2. Agreed, for the most part. Robb being more affirmative makes him a less sympathetic character, as far as traditional tragedy goes. I think they probably decided to go that route because in making Robb a more visible character, they need the audience to relate more to him. As a result, they want the [modern] audience to identify with the love v. duty conflict, and they seek to develop in the viewer a greater hope they True Love Will Prevail. Personally, I don't think the Red Wedding is any less significant for being the result of a mistake of passion, as opposed to a mistake borne of grief.
3. I also would have preferred that. But, economy of story is huge in film. George can throw an extra page in if he needs, the show only has so many minutes per episode, and so many episodes per season, to convey as much information as they can. Even an oblique reference to the Westerling's possible involvement would necessitate: A) The rest of the Westerlings as cast-members (father, mother, several younger brothers to serve as squires, if I recall), and sufficient background/exposition on the family At least one scene of mother Westerling subtly slipping Jeyne "something" in some tea, C) A scene where the audience is given enough information to know what was given Jeyne (probably post-RW), and D) a scene with Tywin granting them their reward. Without those necessary elements, the reality of the collusion is vague at best. I suspect they either need to make it a clear and important enough part of the plot to dedicate the screen time to it, or cut it and simplify.
I'm willing to bet that ultimately they made the change to Talisa simply to avoid having to cast the rest of her family, and find a castle to call The Crag. I actually agree it'd be nice if they had been a bit more faithful to Robb's Western Campaign, but I don't have the problems other do with it, I suppose.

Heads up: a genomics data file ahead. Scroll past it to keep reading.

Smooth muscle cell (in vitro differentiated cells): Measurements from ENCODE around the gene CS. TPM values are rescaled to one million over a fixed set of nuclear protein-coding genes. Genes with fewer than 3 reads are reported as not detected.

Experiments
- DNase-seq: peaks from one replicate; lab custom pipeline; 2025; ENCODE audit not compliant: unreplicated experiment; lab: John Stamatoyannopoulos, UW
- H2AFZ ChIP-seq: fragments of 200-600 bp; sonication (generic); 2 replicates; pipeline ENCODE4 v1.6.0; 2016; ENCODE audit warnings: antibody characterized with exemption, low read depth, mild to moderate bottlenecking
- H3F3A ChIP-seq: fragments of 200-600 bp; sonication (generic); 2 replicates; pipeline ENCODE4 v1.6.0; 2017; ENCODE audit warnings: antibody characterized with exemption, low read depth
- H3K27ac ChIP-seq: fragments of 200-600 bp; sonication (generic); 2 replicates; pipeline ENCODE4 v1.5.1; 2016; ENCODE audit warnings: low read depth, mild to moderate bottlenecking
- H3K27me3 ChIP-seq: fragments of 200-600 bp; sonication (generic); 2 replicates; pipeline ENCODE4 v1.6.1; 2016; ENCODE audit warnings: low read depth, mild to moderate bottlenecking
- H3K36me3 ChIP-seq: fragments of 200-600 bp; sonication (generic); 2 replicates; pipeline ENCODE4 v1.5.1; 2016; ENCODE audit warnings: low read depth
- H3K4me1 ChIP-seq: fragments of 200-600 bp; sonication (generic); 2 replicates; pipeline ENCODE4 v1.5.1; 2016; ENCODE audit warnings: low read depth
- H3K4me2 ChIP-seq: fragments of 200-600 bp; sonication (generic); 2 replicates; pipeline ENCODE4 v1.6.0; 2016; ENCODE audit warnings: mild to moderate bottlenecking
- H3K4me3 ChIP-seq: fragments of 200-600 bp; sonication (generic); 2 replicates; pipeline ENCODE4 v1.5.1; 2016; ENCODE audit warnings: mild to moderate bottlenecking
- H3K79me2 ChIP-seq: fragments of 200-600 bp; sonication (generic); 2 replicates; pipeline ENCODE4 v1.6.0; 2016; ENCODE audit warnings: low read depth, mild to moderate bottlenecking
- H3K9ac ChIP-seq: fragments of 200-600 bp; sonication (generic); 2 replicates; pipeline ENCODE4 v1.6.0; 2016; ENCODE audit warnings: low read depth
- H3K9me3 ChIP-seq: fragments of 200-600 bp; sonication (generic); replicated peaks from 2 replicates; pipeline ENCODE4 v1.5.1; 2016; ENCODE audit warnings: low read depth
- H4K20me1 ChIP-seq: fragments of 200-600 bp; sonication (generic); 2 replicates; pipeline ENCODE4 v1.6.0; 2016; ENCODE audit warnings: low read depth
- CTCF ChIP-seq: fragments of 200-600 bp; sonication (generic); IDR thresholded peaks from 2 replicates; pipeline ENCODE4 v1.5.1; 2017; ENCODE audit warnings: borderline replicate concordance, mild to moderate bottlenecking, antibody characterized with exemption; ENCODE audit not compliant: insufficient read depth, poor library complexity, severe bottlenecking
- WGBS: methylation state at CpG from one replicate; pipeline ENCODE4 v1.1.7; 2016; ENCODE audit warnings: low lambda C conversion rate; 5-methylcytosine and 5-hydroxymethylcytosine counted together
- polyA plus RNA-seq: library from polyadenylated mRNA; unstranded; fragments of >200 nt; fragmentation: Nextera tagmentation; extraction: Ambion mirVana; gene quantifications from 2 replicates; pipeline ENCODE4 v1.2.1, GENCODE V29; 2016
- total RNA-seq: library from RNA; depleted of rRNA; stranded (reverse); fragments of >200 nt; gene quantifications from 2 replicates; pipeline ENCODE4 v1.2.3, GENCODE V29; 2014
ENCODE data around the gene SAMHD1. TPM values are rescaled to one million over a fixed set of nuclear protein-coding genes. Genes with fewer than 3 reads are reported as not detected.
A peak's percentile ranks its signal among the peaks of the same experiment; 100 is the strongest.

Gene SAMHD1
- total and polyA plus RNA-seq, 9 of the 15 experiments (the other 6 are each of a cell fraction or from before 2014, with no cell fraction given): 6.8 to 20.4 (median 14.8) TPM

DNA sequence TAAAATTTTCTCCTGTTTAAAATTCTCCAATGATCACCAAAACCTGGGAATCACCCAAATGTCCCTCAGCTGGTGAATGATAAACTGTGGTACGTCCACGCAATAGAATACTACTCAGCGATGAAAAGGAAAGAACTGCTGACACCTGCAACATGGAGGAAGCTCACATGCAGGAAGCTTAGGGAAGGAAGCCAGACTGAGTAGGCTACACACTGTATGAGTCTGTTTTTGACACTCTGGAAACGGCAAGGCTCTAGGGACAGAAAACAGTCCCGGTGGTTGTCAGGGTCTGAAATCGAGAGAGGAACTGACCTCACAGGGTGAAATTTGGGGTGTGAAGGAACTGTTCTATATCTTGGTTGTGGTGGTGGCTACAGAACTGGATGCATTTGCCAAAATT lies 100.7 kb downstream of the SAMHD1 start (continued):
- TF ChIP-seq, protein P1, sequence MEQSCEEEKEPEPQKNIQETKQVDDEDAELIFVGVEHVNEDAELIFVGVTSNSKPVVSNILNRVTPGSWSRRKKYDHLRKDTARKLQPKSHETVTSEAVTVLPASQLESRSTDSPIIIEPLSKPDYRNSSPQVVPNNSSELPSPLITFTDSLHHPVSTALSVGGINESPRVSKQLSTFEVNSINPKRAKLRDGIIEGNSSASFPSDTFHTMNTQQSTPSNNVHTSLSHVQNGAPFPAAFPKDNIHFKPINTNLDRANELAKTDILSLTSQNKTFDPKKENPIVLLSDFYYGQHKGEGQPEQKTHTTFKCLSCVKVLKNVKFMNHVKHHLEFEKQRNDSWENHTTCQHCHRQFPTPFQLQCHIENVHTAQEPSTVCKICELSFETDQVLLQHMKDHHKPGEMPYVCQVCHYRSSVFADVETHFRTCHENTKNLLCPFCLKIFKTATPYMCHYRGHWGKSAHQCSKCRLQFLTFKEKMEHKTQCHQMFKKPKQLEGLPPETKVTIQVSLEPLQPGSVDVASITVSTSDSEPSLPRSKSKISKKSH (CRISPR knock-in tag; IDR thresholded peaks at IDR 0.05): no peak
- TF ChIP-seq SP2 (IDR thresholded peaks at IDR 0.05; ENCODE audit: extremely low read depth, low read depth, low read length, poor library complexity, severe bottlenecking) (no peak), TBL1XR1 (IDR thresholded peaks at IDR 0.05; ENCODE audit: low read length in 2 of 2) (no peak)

Well if worst came to worse they could simply have cut the Westerling involvement in the RW altogether. And really the only other person they'd need to cast would be Sybelle Westerling and perhaps a couple of featured extras. The Crag wouldn't be a problem if they just showed the inside, because as I already said, sets can be re-used but made to look sufficiently different that you can't tell.
You're essentially saying that the books are so darn good (and they are good, of course) that any old producer or director could take the source material and spin them into a show as good as GoT, so long as he/she follows the books.
D&D have no great talent of their own? everything good about the show comes from the books? give me a break. you're really minimizing what they bring to the table.
how about the actors? the music? the costumes? the stunts? the FX? does everything good about their contributions come directly from the pages of the book as well.
i do actually agree that some of the changes are inexplicable and frustrating, but I would never say that the TV show in and of itself is less than superb and that the creators of the show are less than wildly talented
All of those things have been great. So far as I'm aware though D+D did not play all of the roles in the show, they did not compose the music, design the costumes or the sets or make the FX. Obviously not anyone could make the show, D+D aren't completely incompetent. I'll even concede that they have had a few successes in making book deviations -most notably Theon's arc (until the end anyway.) - but it's been too hit and miss for me to give them much credit.
Edited by protar, 09 June 2012 - 12:51 PM.